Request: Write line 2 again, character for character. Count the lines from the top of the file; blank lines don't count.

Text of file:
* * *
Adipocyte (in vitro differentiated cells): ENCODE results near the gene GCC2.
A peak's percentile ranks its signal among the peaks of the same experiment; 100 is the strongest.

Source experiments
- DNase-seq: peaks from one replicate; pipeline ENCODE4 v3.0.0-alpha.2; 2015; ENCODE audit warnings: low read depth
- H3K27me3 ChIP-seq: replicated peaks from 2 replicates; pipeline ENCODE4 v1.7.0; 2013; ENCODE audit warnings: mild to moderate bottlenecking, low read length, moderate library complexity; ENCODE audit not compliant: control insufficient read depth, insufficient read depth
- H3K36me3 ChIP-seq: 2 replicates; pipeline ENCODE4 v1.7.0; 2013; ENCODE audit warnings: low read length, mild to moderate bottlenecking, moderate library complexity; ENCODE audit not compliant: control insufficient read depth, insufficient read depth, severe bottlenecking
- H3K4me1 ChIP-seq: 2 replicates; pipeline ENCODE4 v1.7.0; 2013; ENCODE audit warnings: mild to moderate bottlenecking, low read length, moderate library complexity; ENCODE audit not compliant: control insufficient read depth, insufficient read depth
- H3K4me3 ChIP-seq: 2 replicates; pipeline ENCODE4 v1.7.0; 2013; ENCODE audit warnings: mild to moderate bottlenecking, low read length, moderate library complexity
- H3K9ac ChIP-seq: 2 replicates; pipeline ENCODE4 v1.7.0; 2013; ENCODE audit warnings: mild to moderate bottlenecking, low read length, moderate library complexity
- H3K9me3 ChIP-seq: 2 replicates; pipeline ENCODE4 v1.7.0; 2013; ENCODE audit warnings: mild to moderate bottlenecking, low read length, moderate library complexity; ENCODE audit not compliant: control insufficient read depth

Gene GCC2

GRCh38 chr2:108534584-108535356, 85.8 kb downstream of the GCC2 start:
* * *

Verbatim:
A peak's percentile ranks its signal among the peaks of the same experiment; 100 is the strongest.